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Adventure of a Lifetime

Three Cups of Tea a thrill of a read says Kid Reporter Alexis Wiseman

By Alexis Wiseman | null null , null
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<i>Three Cups of Tea: One Man's Journey to Change the World, One Child At A Time</i> By Greg Mortenson & David Oliver Relin Adapted By Sarah Thomson and Foreward By Dr. Jane Goodall Includes an interview with Amira Mortenson, daughter of Greg Mortenson. Publisher: Penguin Group (USA) Pub. Date: January 2009 Age Range: 8 to 12 240pp
Three Cups of Tea: One Man's Journey to Change the World, One Child At A Time By Greg Mortenson & David Oliver Relin Adapted By Sarah Thomson and Foreward By Dr. Jane Goodall Includes an interview with Amira Mortenson, daughter of Greg Mortenson. Publisher: Penguin Group (USA) Pub. Date: January 2009 Age Range: 8 to 12 240pp

If you love books, then Three Cups of Tea: One Man’s Journey to Change the World, One Child At A Time will be one of your favorites. This book will take you on a remarkable adventure to one of the highest mountains in the world. You will learn how the people and children who live there survive and how author Greg Mortenson helped build an education system. Three Cups of Tea is loaded with adventure and thrills. There are absolutely no dull moments in this book!

I read the young adult version of the book, which was published this year. The original version, Three Cups of Tea: One Man’s Mission to Promote Peace…One School at a Time, was published in 2006. There is also a Children’s Version (picture book) called Listen to the Wind: The Story of Dr. Greg and Three Cups of Tea.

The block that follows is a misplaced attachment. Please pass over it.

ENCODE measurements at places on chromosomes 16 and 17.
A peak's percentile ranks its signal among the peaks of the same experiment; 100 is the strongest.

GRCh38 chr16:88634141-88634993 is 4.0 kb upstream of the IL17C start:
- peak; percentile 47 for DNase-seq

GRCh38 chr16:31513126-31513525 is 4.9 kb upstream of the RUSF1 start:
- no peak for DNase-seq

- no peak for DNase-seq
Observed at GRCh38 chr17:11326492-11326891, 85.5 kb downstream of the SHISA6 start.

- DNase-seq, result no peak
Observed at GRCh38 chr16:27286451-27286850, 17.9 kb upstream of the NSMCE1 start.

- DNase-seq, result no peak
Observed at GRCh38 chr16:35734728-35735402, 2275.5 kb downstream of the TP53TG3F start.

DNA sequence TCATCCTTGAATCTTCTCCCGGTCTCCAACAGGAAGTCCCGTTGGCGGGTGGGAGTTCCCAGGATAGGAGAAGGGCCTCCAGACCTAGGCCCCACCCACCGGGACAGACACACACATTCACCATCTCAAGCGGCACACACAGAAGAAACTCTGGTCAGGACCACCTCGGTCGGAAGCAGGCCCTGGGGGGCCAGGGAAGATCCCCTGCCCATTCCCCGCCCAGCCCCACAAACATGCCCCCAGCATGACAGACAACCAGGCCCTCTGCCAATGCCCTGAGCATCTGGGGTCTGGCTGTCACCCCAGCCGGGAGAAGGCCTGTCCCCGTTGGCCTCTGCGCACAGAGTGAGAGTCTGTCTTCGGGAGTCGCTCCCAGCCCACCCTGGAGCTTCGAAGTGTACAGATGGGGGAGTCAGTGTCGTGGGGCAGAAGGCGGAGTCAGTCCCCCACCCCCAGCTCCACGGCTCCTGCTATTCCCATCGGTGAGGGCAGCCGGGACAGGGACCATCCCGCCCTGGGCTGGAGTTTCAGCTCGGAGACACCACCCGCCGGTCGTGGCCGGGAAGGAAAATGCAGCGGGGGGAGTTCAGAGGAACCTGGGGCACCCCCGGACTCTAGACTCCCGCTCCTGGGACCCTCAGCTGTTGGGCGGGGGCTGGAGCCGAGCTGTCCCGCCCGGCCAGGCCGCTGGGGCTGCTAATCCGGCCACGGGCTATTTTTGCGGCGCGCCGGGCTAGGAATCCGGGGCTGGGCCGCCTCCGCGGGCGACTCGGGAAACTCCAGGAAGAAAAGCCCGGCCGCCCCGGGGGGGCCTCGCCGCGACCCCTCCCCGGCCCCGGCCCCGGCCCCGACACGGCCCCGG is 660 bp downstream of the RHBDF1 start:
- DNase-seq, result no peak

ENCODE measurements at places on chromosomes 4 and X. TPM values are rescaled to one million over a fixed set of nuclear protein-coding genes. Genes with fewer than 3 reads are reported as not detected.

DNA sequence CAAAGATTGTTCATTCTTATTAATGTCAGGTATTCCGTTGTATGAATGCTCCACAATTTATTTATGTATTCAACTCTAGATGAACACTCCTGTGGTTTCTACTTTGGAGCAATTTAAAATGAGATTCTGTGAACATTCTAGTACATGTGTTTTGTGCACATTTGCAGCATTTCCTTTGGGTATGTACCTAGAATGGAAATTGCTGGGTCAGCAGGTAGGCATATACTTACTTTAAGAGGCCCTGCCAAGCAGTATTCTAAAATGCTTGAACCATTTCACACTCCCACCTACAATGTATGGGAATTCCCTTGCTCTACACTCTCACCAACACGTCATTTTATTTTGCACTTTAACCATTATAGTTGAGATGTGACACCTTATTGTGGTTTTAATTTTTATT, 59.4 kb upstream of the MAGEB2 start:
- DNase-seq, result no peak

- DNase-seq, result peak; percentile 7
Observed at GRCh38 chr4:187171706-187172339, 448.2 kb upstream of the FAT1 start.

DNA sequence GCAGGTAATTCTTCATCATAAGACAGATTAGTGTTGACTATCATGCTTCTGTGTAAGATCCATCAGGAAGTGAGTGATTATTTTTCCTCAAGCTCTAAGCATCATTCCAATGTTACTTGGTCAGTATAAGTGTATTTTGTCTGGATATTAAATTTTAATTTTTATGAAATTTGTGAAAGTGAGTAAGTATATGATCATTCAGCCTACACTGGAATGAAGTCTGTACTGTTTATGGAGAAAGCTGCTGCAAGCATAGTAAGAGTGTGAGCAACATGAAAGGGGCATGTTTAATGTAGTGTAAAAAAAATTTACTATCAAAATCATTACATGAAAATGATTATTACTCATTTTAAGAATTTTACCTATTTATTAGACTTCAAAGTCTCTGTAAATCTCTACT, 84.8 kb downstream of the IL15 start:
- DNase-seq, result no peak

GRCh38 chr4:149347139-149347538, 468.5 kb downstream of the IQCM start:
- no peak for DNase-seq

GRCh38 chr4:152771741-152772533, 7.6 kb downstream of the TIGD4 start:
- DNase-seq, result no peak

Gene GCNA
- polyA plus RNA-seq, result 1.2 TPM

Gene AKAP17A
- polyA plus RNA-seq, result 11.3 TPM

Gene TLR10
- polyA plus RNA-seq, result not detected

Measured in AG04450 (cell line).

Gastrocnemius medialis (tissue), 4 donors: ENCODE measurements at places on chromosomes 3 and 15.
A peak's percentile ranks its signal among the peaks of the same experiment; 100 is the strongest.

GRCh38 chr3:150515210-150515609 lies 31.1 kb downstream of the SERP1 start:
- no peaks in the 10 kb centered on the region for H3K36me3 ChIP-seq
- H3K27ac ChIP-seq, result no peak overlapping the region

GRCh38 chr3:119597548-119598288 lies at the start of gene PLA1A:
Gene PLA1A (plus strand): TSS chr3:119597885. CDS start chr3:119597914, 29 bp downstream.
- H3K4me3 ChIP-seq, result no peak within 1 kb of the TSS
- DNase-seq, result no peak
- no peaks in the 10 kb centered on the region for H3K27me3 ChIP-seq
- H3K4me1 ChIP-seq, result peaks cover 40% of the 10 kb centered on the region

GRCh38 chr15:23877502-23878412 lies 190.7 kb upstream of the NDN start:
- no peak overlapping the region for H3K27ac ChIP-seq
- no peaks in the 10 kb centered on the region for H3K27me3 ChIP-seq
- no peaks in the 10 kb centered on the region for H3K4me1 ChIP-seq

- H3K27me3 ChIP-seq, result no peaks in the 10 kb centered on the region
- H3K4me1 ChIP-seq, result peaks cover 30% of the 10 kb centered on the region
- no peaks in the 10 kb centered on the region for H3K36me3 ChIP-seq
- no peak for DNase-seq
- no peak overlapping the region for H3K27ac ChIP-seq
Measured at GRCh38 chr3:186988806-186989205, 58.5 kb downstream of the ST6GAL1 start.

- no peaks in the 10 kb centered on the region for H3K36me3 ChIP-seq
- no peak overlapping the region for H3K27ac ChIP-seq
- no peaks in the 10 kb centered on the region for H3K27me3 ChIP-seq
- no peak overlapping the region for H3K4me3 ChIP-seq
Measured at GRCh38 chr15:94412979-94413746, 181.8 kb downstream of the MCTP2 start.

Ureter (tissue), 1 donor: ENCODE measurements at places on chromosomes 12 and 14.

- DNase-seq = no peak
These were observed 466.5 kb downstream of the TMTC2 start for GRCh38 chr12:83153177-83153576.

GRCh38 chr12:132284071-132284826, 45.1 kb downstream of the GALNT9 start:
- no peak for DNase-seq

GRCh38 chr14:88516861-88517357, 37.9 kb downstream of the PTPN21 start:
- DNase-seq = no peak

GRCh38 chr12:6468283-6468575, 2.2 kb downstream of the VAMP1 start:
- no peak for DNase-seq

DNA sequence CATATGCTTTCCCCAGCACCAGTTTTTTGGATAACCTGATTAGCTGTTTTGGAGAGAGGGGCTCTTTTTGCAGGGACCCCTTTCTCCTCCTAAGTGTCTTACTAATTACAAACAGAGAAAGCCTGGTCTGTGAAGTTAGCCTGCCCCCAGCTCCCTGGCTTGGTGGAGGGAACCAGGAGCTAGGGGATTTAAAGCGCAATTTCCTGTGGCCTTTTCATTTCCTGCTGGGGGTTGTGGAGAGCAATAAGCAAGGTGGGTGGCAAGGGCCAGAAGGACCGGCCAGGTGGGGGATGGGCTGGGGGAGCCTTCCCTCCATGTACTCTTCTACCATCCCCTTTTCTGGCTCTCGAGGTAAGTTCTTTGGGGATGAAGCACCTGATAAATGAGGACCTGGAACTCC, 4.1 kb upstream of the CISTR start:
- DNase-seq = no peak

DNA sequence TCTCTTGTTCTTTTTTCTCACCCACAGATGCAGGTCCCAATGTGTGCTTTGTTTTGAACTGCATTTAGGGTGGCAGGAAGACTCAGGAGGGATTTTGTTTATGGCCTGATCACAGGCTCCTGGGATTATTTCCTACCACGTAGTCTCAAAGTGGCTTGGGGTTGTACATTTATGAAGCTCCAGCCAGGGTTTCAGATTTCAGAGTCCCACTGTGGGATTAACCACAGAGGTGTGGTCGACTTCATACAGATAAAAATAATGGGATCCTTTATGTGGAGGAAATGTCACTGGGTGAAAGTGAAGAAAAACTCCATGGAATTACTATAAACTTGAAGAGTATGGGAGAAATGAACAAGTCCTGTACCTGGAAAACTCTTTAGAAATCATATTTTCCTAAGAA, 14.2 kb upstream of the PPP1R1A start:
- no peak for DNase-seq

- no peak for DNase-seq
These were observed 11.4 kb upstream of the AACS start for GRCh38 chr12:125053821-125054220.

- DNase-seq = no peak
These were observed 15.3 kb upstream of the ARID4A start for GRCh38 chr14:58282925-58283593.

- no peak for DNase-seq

How the Books Began

While climbing K2 in Pakistan, one of the world's most difficult mountain peaks, author Greg Mortenson became ill and got lost. He found aid in a tiny village named Korphe.

The people of the village took good care of him, feeding him and letting him sleep in the village chief’s house. They also gave him one of their most rare treats: sweet tea.

As Mortenson recovered from his illness, he noticed that the children of the village worked and went to school out doors. Their teacher only came three times a week and they didn't have chalkboards. They used sticks to write their lessons in the dirt. Reading that shocked me. It also made me realize how lucky kids in America are to go to school five days a week. As I read the book, I started to feel like Mortenson was MY teacher—going to Korphe and coming back and telling me about the incredible and interesting things that he discovered.

The day he left the village he promised to come back and build a school. His school would permit both boys and girls to attend. He kept his promises and helped provide a teacher five days a week. And, he help found a school with a building and supplies so the kids could learn inside with real writing utensils.

That was in 1993. Today Mortenson is responsible for building 80 schools in Central Asia. He started a foundation called the Central Asia Institute (CAI) to raise money for these schools. Because of the CAI, he has helped more than 18,000 girls receive an education so far.

I loved Three Cups of Tea because of the suspense and excitement, as well as the story it tells. Three Cups of Tea is an adventure book, but even if you don’t like adventure books, read Three Cups of Tea because it's not an everyday story—it’s a once in a lifetime story.

About the Author

Alexis Wiseman is a member of the Scholastic Kids Press Corps.

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